An introductory word: I have a couple of dear, trusted friends who are making, or have made, a living in “preacher” roles. Each of them is honest and thoughtful enough to realize there are serious issues with the role. In addition, I’ve respected other men’s sermonic offerings from time to time; plus, I rarely write off a potential new friend simply because he makes his living doing the preacher (a/k/a pastor) thing. A couple of guys with whom I’ve become solidly acquainted through internet-based groups are as sincere as servants come, considering their hearts and their work with local churches and with the broader Body. That there are good men preaching relatively high-quality sermons in the world is a given. However (read on). . . .
Pagan Christianity? (2002, 2008, 2012), a book with a title clearly designed to shock the eye, was written primarily by Frank Viola and also by George Barna, of religion survey fame. The book systematically examines a series of routines inculcated in most churches, pointing out the pagan origins of many of the practices—and tacitly challenging the thoughtful, courageous reader to do something about the existing dissonance.
Reading this entire book has never been a goal of mine. In fact, it rankles me enough to page through a chapter—not because I get mad at the authors, but because they are way too on target, and I get righteously indignant at the status quo—that I have intentionally skimmed, reading only selectively.
Rather than bringing forward Viola’s worthwhile research on the origins of the sermon, I’d like to share a few points he made in the fourth chapter on “How Sermonizing Harms the Church.” In other words, this is not about the non-Christian beginnings of the method/genre but about the present-day effects. The larger, italicized wordings below are abridged, but all of them are Viola’s:
1. The sermon makes the preacher the virtuoso performer of the regular church gathering. As a result, congregational participation is hampered at best and precluded at worst.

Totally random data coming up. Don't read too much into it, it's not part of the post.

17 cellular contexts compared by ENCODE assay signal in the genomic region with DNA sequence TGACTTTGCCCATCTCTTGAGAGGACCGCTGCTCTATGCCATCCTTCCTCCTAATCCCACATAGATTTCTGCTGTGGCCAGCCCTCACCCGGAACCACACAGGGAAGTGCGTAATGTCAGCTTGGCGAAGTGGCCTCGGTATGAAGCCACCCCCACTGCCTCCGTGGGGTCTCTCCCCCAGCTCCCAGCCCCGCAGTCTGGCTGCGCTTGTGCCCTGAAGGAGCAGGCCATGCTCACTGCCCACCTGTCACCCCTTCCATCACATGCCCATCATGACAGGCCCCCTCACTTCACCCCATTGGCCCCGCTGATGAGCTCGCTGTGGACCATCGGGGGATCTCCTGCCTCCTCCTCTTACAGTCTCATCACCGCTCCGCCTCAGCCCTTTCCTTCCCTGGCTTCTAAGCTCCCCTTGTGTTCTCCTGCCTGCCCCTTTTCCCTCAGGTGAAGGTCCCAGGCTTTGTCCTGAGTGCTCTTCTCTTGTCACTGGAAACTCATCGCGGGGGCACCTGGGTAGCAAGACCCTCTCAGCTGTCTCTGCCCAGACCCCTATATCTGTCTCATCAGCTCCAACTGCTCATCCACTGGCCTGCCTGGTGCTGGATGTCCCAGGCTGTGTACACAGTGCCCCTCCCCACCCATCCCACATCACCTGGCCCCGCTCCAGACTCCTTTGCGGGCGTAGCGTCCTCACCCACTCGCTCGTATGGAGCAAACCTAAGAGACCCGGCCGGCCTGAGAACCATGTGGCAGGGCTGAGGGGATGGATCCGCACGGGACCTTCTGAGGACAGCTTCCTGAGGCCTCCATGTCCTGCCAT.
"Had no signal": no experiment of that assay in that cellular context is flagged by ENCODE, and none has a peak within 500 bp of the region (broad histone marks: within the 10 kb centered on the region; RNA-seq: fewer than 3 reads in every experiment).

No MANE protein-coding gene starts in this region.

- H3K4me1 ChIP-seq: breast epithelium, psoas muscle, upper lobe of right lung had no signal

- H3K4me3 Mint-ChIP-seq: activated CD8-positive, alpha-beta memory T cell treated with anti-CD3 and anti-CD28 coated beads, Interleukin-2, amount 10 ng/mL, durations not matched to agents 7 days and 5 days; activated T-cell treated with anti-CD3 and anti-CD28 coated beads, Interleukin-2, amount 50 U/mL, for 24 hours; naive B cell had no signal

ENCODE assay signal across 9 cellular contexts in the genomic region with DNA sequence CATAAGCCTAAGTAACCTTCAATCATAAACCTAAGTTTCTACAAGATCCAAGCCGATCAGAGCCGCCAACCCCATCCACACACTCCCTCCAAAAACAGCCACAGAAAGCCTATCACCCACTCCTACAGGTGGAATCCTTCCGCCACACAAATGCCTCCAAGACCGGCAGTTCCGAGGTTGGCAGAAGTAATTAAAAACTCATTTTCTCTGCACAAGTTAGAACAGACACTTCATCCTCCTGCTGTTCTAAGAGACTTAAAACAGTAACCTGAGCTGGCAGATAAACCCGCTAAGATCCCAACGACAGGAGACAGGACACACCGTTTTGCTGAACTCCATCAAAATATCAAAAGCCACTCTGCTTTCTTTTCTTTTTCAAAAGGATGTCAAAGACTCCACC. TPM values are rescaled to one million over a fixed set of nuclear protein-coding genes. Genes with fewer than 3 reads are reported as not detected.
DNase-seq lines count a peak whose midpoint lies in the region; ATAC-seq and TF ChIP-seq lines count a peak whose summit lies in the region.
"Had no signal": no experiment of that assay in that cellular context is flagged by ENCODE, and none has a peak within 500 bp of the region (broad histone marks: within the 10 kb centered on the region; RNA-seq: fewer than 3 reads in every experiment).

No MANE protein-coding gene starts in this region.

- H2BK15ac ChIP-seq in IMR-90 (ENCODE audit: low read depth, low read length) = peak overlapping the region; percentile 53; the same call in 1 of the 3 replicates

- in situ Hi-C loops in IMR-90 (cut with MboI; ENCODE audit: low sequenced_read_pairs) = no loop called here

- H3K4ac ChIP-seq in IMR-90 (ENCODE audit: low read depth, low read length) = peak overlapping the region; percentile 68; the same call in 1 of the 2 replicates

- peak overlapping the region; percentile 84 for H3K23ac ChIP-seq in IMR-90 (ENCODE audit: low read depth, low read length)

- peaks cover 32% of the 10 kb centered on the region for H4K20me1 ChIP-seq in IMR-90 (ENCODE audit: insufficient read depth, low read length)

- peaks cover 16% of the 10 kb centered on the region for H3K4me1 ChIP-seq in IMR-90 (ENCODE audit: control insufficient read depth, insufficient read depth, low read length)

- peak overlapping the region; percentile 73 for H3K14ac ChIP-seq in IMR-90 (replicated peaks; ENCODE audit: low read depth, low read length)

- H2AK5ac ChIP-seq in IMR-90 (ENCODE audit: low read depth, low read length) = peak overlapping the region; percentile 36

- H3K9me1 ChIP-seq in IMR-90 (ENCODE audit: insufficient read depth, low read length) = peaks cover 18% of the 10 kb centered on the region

2. The sermon often stalemates spiritual growth. Because it is a one-way affair, it encourages passivity.
3. The sermon preserves the unbiblical clergy mentality. It creates an excessive and pathological dependence on the clergy. The sermon makes the preacher the religious specialist—the only one having anything worthy to say.
4. Rather than equipping the saints, the sermon de-skills them. It matters not how loudly ministers drone on about “equipping the saints for the work of the ministry,” the truth is that the contemporary sermon preached every week has little power to equip God’s people for spiritual service and functioning.
Much of the above could be applied to worship leaders and so-called praise teams, as well. Now, twenty years ago, I would have been very surprised if you foretold that I’d end up writing that last sentence. After having lived in five more regions, and after having visited probably 50-75 more churches, though, I now find it a truism: the customary appearance of any “virtuoso performers” in the assembly tends to neutralize and hush the pew-packers, as opposed to energizing them. Something in me still thinks that a well-conceived, wisely used praise team can be a good tool to enhance congregational worship; I myself have been stirred to worship through the visual and sonic leadership of praise teams. It simply has not been my observation or experience that praise teams have an overall positive effect in churches over the long haul.
As if to answer an anticipcated objection, Viola follows the above section by affirming that preaching and teaching the Word of God are obviously “scriptural,” but that . . .
The contemporary pulpit sermon is not the equivalent of the preaching and teaching that is found in the scriptures. It cannot be found in the Judaism of the Old Testament, the ministry of Jesus, or the life of the primitive church.
B. Casey, 6/28-7/11/15
I reviewed this post one last time before its scheduled publishing in a few days, and I found its title ironic. If certain people (who are at this time deeply troubling my soul) were to see this post’s title, it would naturally lead them to think it was referring to something else, but the relationship of the two matters is happenstance.
It is a shame when words intended for good—even those that may contain something amiss—are taken for bad and are used to further ill will among people. If Frank Viola’s and my words about preachers’ words end up being taken as spreading ill will about people, they will have been taken poorly and incorrectly. The sharing of the Viola thoughts above is a word against a practice and a habit, not against any person or class of people.
Good words and good people are what they are.
Next in this series:
“Negative effects of positive #s”
“Affirming positives from Viola”
For more on the preacher’s/pastor’s role: